On a cold December morning in 1963, I and the rest of Mrs. Thiele’s morning kindergarten class took our places on what passed for a stage in the front of the classroom to perform our Christmas program. Amongst the handful of parents in the audience, I spotted my Mom and my almost 21 month old little sister, Jenny. Soon afterwards, Jenny spotted me, and was so surprised and thrilled at seeing her big brother that she broke free from my Mom, ran up to me, and gave me a big hug. The festivities were just about to begin, and there was no way she was going to leave my side. My Mom tried to gently cajole her back to her seat, but Mrs. Thiele, ancient and sweet, told her it was okay if Jenny wanted to join in the fun.
And so she did, sharing the stage with my classmates and me and even getting her own pair of paper antlers for the stirring reindeer scene, where we all held the antlers to our head and did our best reindeer impersonations, running and jumping about in our own un-choreographed interpretive dances. As Jenny enthusiastically joined in, her hands holding her paper antlers to her head and a determined look on her little face, I remember feeling a combination of embarrassment and pride, embarrassed by her disruption, and proud of not only her convincing portrait of a young reindeer but also of her devotion to her big brother.
The program continued, with Jenny participating in every part of it, until it was time for the moving conclusion, Mrs. Thiele’s reading to us some Christmas story from some big book. Those of us in Mrs. Thiele’s class, veterans of the kindergarten experience that we were, understood that story time meant sitting silent and still. Jenny, the 21 month old rookie, didn’t grasp this, and kept making noise and running about with her antlers, not ready for all the excitement of the morning to end. She was disruptive enough that my Mom finally had to remove her, despite her loud cries of protest, which got louder and continued from the hallway long after they left the classroom. As Mrs. Thiele tried to read above the slowly fading echoes of my sister’s crying, I could hear the snickering of some of the other kids, and I found myself feeling defensive and sad for my little sister. I shot a disapproving look at a couple of the laughing kids, and was surprised when they suddenly stopped.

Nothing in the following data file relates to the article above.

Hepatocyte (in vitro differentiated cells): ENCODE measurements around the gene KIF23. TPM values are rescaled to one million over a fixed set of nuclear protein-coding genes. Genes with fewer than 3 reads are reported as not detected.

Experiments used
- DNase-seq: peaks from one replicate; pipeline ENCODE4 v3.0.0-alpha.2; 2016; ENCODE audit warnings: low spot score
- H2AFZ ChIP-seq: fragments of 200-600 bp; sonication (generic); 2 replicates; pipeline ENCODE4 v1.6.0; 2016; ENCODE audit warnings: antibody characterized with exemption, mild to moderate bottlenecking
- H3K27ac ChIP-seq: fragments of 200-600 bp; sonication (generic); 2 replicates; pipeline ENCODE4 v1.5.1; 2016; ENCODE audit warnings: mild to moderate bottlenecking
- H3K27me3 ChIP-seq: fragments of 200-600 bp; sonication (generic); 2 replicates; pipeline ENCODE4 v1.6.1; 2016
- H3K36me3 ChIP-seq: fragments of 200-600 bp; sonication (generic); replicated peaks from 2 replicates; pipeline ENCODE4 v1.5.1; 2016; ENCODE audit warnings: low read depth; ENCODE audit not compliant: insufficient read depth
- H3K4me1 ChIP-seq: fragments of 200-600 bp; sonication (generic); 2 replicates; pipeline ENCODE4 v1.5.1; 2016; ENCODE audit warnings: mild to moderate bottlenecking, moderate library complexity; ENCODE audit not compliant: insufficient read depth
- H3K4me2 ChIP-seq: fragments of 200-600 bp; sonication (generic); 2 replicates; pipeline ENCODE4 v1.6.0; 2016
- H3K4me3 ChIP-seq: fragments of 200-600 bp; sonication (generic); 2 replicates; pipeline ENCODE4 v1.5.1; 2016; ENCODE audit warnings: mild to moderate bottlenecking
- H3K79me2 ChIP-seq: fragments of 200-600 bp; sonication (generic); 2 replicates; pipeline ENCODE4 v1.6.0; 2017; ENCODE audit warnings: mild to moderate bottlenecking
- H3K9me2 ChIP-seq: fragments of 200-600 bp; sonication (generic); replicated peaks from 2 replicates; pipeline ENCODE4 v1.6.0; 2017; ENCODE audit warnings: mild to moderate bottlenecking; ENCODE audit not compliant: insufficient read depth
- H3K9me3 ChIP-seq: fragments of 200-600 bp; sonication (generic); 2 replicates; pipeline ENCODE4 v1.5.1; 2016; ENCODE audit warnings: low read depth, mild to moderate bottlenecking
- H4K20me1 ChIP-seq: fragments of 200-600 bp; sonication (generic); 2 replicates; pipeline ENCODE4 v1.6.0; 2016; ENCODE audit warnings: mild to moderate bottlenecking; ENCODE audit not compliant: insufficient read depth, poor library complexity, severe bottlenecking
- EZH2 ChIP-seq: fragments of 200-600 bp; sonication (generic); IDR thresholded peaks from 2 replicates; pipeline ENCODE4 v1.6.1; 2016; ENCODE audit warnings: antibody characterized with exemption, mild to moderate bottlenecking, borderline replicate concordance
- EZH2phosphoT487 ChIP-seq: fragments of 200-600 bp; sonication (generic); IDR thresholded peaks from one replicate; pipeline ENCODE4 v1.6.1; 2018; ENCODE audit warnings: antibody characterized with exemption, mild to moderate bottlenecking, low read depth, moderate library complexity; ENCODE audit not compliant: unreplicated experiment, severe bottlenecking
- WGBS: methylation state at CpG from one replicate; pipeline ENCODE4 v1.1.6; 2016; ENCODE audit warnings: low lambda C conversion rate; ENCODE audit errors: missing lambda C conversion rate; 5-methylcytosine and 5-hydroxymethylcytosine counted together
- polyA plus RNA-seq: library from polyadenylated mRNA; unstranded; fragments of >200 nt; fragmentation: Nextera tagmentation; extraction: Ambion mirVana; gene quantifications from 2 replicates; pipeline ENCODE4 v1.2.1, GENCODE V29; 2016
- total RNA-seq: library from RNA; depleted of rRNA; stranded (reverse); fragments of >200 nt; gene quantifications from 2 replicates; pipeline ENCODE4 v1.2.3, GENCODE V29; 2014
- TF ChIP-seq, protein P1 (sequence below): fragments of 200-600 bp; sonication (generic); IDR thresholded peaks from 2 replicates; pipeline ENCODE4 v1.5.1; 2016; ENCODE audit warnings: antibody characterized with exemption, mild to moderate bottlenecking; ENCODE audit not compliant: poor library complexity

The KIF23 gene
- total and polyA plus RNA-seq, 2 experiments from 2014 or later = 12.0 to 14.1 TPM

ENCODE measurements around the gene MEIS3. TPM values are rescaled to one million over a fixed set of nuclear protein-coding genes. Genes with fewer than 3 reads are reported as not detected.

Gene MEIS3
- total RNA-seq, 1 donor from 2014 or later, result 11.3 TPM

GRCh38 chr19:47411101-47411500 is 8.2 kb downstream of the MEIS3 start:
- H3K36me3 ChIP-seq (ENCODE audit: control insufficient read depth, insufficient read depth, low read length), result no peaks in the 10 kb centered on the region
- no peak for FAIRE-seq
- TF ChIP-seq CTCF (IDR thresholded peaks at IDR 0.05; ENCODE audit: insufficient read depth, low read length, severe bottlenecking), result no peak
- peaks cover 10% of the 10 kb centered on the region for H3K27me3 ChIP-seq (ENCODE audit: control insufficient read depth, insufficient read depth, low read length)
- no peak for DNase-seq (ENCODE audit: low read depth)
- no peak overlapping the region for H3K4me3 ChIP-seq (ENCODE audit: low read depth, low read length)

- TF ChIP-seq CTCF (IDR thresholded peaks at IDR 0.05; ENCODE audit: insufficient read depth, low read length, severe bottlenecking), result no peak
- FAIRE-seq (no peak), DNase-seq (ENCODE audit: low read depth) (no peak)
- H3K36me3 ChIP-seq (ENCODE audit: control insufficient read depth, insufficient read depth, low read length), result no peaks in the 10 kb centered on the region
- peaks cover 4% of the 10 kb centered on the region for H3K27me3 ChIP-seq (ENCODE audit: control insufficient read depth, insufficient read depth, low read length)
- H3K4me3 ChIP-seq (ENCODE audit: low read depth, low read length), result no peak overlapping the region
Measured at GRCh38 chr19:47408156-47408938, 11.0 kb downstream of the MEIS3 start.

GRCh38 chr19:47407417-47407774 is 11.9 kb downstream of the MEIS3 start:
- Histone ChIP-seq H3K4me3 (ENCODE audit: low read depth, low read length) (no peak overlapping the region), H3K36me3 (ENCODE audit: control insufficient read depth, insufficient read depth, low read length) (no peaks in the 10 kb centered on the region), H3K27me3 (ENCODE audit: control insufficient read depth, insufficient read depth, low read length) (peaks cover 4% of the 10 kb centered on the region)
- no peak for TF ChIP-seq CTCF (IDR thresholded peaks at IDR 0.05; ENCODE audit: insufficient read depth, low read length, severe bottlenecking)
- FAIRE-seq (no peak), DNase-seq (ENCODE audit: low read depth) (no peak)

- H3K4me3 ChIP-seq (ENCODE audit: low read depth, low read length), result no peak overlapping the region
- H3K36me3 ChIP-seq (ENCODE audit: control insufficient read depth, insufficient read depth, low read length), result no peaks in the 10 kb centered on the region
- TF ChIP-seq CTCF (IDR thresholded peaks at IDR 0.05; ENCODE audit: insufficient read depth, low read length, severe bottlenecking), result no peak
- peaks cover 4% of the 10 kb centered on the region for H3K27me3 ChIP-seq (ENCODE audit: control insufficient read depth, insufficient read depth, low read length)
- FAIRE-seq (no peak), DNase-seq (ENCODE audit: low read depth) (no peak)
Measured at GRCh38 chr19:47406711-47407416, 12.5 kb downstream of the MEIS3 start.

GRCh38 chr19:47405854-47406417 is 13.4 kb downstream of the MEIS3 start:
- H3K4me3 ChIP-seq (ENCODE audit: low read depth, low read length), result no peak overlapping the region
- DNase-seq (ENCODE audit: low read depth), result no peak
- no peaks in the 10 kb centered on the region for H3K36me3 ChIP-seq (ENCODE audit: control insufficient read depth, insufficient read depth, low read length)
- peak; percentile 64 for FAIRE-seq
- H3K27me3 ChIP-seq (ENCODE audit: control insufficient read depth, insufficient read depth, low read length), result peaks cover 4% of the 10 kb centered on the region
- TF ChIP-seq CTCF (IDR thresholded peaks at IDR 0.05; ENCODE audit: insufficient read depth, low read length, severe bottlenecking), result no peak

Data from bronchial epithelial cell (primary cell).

I think that this was the first time I realized that I, the youngest of three boys, was now an older brother. It didn’t take me long to appreciate the awesome power that comes with the position. I realized that not only would my little sister believe whatever I told her, but that I would decide which toys we played with, and that I would make up the rules to whatever games I decided we’d play.
As I wielded this power over the years, a funny thing happened. Although always reluctant to admit it, I found that I enjoyed my little sister’s company. I found that she and I laughed at things that nobody else laughed at. As time went on, it became clear that she is much more talented (born with an incredible artistic gift that completely missed me) and smarter than me, yet she still played the role of little sister, sharing in my interests and obsessions.
Flash forward to the 21st century: now in our middle ages, Jenny and I remain close. We still laugh at things nobody else laughs at. I still enjoy her company. I am proud of the person she has turned out to be. Caring and strong, she looked after my Dad in his last few years, and made sure that he had everything he needed. I have difficulty imagining what his last years would have been like without her.
Despite the fact that she is a very formidable presence who can stand up for herself, I find that my big brother instincts remain intact, and I still feel the need to defend and look out for her.